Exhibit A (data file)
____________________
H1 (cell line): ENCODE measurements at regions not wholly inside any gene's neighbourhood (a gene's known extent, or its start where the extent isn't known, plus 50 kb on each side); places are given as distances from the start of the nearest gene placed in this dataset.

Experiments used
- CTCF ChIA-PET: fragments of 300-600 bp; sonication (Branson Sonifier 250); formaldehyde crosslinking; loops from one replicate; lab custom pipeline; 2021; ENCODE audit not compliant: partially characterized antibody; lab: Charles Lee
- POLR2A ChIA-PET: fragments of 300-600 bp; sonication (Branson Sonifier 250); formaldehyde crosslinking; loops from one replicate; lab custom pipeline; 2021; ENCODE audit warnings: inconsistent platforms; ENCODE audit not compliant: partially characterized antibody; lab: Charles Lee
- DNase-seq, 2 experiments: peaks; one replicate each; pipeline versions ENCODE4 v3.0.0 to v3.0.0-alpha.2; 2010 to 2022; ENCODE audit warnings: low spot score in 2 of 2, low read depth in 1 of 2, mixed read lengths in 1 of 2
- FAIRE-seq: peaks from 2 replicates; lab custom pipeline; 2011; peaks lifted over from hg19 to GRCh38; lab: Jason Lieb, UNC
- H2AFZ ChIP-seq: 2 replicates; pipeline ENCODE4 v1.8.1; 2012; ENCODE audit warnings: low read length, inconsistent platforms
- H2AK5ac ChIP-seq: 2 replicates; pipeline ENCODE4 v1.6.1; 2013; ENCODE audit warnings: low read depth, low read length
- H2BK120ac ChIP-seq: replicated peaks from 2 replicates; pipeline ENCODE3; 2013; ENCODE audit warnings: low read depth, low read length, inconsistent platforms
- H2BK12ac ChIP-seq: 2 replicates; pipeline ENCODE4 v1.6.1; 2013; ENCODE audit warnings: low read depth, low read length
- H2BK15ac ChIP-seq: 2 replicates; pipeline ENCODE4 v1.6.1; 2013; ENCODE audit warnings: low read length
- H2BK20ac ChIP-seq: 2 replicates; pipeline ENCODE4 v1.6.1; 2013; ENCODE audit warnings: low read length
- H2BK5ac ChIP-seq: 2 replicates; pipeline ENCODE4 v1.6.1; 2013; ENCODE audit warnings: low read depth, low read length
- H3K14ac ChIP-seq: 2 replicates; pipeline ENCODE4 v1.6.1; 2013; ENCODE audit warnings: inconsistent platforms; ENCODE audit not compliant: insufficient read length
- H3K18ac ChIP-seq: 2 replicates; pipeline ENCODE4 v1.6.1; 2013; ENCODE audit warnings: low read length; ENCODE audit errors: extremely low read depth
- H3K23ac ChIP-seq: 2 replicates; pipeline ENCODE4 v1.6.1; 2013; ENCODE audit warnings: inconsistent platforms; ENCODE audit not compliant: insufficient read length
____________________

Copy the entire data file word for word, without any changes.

H1 (cell line): ENCODE measurements at regions not wholly inside any gene's neighbourhood (a gene's known extent, or its start where the extent isn't known, plus 50 kb on each side); places are given as distances from the start of the nearest gene placed in this dataset.

Experiments used
- CTCF ChIA-PET: fragments of 300-600 bp; sonication (Branson Sonifier 250); formaldehyde crosslinking; loops from one replicate; lab custom pipeline; 2021; ENCODE audit not compliant: partially characterized antibody; lab: Charles Lee
- POLR2A ChIA-PET: fragments of 300-600 bp; sonication (Branson Sonifier 250); formaldehyde crosslinking; loops from one replicate; lab custom pipeline; 2021; ENCODE audit warnings: inconsistent platforms; ENCODE audit not compliant: partially characterized antibody; lab: Charles Lee
- DNase-seq, 2 experiments: peaks; one replicate each; pipeline versions ENCODE4 v3.0.0 to v3.0.0-alpha.2; 2010 to 2022; ENCODE audit warnings: low spot score in 2 of 2, low read depth in 1 of 2, mixed read lengths in 1 of 2
- FAIRE-seq: peaks from 2 replicates; lab custom pipeline; 2011; peaks lifted over from hg19 to GRCh38; lab: Jason Lieb, UNC
- H2AFZ ChIP-seq: 2 replicates; pipeline ENCODE4 v1.8.1; 2012; ENCODE audit warnings: low read length, inconsistent platforms
- H2AK5ac ChIP-seq: 2 replicates; pipeline ENCODE4 v1.6.1; 2013; ENCODE audit warnings: low read depth, low read length
- H2BK120ac ChIP-seq: replicated peaks from 2 replicates; pipeline ENCODE3; 2013; ENCODE audit warnings: low read depth, low read length, inconsistent platforms
- H2BK12ac ChIP-seq: 2 replicates; pipeline ENCODE4 v1.6.1; 2013; ENCODE audit warnings: low read depth, low read length
- H2BK15ac ChIP-seq: 2 replicates; pipeline ENCODE4 v1.6.1; 2013; ENCODE audit warnings: low read length
- H2BK20ac ChIP-seq: 2 replicates; pipeline ENCODE4 v1.6.1; 2013; ENCODE audit warnings: low read length
- H2BK5ac ChIP-seq: 2 replicates; pipeline ENCODE4 v1.6.1; 2013; ENCODE audit warnings: low read depth, low read length
- H3K14ac ChIP-seq: 2 replicates; pipeline ENCODE4 v1.6.1; 2013; ENCODE audit warnings: inconsistent platforms; ENCODE audit not compliant: insufficient read length
- H3K18ac ChIP-seq: 2 replicates; pipeline ENCODE4 v1.6.1; 2013; ENCODE audit warnings: low read length; ENCODE audit errors: extremely low read depth
- H3K23ac ChIP-seq: 2 replicates; pipeline ENCODE4 v1.6.1; 2013; ENCODE audit warnings: inconsistent platforms; ENCODE audit not compliant: insufficient read length